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Optimal redistribution when different workers are indistinguishable

  • MARCHAND, Maurice
  • PESTIEAU, Pierre

Using the standard non linear income and commodity taxation framework this paper examines the optimal policy to be adopted when the same labor disutility can receive two opposite interpretations: taste for leisure and activity limitation. In the absence of complete information about individual characteristics, an income tax does not allow to distinguish lazy from handicapped individuals. One may however rely on a combination of commodity and income taxes to redistribute from the former to the latter when they differ in their preferences for commodities.

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Paper provided by Université catholique de Louvain, Center for Operations Research and Econometrics (CORE) in its series CORE Discussion Papers with number 2003018.

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Date of creation: 00 Feb 2003
Date of revision:
Handle: RePEc:cor:louvco:2003018
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  1. Paul Beaudry & Charles Blackorby & Dezs� Szalay, 2009. "Taxes and Employment Subsidies in Optimal Redistribution Programs," American Economic Review, American Economic Association, vol. 99(1), pages 216-42, March.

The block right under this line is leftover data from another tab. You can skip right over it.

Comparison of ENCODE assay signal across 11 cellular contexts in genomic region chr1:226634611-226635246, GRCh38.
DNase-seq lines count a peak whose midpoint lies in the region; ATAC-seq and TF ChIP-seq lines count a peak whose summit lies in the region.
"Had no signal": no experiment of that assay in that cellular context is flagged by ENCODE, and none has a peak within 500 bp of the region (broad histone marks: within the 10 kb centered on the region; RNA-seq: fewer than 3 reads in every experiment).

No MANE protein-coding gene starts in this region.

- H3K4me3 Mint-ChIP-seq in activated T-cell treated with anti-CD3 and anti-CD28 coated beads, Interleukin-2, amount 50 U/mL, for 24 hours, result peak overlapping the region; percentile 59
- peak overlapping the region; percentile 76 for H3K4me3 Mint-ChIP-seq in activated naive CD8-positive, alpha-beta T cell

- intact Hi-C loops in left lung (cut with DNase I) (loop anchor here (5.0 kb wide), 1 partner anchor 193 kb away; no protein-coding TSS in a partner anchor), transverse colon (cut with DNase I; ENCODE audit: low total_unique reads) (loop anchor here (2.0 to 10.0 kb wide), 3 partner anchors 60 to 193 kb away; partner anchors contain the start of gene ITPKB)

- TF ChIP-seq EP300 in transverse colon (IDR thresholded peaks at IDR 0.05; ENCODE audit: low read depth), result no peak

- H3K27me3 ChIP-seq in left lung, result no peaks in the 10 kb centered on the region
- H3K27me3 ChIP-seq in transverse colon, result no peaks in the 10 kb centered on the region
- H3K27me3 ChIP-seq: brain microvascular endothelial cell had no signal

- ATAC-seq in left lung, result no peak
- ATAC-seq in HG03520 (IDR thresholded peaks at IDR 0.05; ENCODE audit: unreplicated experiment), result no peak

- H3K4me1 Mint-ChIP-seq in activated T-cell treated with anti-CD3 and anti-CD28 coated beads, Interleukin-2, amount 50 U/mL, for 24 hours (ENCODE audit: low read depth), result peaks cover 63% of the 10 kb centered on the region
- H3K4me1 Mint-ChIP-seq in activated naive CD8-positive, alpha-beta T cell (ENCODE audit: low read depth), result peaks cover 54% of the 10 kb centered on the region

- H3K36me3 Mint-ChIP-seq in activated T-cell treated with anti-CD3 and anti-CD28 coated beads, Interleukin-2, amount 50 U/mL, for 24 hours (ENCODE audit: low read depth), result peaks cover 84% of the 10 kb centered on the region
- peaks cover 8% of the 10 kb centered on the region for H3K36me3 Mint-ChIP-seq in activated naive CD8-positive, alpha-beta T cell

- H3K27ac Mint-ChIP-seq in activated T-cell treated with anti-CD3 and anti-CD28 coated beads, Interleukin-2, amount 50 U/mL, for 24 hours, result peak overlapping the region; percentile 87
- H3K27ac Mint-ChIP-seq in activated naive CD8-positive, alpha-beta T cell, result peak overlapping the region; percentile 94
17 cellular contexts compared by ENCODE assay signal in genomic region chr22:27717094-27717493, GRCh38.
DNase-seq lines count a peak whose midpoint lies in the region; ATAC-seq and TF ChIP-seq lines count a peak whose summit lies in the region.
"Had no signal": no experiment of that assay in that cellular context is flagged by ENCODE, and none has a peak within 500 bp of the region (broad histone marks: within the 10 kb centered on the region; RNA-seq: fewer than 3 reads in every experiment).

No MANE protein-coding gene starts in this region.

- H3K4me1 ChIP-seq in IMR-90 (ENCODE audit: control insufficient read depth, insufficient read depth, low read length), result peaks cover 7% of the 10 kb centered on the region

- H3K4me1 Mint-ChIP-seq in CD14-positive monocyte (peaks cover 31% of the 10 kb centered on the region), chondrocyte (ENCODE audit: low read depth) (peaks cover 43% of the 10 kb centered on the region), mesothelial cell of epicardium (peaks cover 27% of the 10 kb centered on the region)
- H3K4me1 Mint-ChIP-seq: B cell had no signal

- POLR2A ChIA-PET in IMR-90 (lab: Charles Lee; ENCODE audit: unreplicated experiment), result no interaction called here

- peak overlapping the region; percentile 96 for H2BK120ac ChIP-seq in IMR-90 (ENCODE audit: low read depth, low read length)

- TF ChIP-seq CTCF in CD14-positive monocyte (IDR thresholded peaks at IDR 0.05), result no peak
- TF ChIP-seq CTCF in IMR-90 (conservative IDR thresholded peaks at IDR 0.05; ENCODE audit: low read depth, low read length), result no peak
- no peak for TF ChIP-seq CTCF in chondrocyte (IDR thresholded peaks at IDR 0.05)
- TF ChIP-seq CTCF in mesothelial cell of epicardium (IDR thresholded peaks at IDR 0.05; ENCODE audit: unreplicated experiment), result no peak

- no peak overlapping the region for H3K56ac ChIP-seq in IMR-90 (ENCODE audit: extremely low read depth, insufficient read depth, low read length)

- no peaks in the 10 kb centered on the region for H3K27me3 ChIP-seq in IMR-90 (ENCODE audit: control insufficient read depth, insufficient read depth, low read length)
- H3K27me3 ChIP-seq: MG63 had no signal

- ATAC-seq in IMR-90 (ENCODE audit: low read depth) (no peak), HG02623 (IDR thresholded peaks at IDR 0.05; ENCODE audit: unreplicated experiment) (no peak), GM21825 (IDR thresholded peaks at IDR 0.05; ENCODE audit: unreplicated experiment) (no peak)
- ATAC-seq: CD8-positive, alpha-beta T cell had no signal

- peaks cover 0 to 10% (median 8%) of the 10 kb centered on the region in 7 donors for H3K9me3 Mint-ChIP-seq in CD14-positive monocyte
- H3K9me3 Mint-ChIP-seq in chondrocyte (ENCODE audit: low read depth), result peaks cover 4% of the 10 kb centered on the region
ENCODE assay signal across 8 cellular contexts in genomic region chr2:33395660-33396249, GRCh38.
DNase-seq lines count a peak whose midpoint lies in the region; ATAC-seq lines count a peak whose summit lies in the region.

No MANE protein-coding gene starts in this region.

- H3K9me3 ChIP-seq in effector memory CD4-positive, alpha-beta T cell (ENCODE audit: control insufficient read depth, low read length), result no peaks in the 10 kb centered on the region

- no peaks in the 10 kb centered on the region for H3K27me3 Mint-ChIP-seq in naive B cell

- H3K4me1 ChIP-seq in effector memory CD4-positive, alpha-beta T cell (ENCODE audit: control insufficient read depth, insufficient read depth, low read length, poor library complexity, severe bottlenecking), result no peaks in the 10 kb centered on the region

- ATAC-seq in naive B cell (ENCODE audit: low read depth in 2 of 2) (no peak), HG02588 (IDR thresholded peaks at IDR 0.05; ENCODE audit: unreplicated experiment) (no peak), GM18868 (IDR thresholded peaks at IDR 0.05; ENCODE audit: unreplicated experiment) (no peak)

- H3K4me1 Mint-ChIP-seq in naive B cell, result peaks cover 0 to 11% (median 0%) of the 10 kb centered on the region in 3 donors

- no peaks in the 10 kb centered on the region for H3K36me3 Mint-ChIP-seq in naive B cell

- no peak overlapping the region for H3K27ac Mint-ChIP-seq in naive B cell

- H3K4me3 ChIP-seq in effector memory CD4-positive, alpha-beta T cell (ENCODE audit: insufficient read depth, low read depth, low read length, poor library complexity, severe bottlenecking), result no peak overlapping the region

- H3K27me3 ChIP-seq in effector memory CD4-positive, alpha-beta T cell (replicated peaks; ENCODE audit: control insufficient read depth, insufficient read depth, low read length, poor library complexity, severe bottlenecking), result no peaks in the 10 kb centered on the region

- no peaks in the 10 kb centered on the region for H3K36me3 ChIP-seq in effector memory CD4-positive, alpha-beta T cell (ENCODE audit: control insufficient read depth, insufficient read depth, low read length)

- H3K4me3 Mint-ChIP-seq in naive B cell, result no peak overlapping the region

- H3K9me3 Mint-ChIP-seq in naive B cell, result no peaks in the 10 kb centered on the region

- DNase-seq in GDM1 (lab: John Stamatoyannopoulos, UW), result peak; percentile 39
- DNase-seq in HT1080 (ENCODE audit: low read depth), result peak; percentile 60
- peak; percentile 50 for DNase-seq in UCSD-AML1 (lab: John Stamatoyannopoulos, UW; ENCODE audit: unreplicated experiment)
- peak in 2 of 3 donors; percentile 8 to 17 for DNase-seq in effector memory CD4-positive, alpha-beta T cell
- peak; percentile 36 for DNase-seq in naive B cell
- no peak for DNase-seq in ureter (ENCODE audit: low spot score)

2. BOADWAY, Robin & MARCHAND, Maurice & PESTIEAU , Pierre & RACIONERO, Maria del mar, . "Optimal redistribution with heterogeneous preferences for leisure," CORE Discussion Papers RP 1566, Université catholique de Louvain, Center for Operations Research and Econometrics (CORE).
  3. Blackorby, Charles & Donaldson, David, 1988. "Cash versus Kind, Self-selection, and Efficient Transfers," American Economic Review, American Economic Association, vol. 78(4), pages 691-700, September.
  4. Diamond, Peter A, 1998. "Optimal Income Taxation: An Example with a U-Shaped Pattern of Optimal Marginal Tax Rates," American Economic Review, American Economic Association, vol. 88(1), pages 83-95, March.
  5. Katherine Cuff, 1998. "Optimality of Workfare with Heterogeneous Preferences," Working Papers 968, Queen's University, Department of Economics.
  6. Atkinson, A. B. & Stiglitz, J. E., 1976. "The design of tax structure: Direct versus indirect taxation," Journal of Public Economics, Elsevier, vol. 6(1-2), pages 55-75.
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